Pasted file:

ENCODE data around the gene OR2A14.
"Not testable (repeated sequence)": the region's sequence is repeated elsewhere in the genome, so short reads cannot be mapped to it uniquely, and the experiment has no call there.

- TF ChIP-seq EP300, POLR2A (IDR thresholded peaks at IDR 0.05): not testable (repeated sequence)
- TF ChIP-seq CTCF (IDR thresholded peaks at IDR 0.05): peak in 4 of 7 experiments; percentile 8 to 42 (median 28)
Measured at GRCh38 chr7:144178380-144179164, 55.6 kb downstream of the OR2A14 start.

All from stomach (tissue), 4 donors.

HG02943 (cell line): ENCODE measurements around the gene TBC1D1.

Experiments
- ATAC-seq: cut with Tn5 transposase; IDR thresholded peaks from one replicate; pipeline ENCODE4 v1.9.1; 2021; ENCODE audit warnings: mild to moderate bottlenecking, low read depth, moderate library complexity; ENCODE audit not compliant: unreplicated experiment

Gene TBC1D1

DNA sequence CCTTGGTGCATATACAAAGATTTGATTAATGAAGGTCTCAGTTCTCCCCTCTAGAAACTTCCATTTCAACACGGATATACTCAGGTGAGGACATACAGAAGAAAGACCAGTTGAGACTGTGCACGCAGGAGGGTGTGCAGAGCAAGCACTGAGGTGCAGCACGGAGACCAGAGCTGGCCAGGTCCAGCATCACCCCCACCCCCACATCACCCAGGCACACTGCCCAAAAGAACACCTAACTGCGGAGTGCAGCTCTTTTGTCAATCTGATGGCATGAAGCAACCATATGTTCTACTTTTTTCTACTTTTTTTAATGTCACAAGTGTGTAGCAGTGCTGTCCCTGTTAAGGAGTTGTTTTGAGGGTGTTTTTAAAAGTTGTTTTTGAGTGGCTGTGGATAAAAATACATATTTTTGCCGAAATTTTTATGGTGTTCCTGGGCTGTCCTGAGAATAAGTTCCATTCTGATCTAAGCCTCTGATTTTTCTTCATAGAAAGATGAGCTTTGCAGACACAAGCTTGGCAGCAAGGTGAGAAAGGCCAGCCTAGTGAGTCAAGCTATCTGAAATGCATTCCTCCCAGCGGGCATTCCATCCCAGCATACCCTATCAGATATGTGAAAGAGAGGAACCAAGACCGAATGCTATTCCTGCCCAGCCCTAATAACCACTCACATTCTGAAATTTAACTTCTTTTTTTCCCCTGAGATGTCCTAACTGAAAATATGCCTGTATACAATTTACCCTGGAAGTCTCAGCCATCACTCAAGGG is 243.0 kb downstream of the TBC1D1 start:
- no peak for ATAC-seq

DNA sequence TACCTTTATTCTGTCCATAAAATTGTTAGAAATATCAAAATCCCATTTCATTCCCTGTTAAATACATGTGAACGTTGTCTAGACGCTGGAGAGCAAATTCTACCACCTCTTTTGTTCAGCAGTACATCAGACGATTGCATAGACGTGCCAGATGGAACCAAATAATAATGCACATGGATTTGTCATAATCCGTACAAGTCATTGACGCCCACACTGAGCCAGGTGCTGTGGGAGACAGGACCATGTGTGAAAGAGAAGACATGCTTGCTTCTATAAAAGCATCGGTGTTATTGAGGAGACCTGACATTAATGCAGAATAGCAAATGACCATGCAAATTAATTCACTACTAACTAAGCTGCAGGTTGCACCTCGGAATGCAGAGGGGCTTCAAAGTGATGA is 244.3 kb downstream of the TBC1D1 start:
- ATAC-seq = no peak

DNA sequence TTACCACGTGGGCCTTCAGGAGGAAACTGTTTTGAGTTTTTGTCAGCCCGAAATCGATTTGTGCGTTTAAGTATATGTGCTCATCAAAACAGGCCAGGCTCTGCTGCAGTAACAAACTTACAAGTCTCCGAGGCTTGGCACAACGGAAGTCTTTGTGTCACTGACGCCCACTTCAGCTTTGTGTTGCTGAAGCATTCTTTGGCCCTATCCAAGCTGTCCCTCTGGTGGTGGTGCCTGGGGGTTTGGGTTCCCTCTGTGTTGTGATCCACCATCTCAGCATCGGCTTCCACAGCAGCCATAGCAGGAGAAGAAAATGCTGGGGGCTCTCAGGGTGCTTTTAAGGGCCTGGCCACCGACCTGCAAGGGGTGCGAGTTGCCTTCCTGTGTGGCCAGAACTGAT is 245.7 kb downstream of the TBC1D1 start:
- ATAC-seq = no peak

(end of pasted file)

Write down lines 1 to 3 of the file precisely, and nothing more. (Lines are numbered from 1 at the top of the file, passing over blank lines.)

ENCODE data around the gene OR2A14.
"Not testable (repeated sequence)": the region's sequence is repeated elsewhere in the genome, so short reads cannot be mapped to it uniquely, and the experiment has no call there.

- TF ChIP-seq EP300, POLR2A (IDR thresholded peaks at IDR 0.05): not testable (repeated sequence)